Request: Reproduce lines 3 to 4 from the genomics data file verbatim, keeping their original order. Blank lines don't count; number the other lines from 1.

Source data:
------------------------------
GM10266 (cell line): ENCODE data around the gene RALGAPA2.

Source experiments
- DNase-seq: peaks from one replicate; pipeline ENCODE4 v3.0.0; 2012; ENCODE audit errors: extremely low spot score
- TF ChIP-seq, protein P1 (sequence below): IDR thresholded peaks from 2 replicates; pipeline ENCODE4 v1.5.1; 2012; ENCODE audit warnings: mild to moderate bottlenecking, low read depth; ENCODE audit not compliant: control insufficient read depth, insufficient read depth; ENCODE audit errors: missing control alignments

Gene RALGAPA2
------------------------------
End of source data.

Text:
- DNase-seq: peaks from one replicate; pipeline ENCODE4 v3.0.0; 2012; ENCODE audit errors: extremely low spot score
- TF ChIP-seq, protein P1 (sequence below): IDR thresholded peaks from 2 replicates; pipeline ENCODE4 v1.5.1; 2012; ENCODE audit warnings: mild to moderate bottlenecking, low read depth; ENCODE audit not compliant: control insufficient read depth, insufficient read depth; ENCODE audit errors: missing control alignments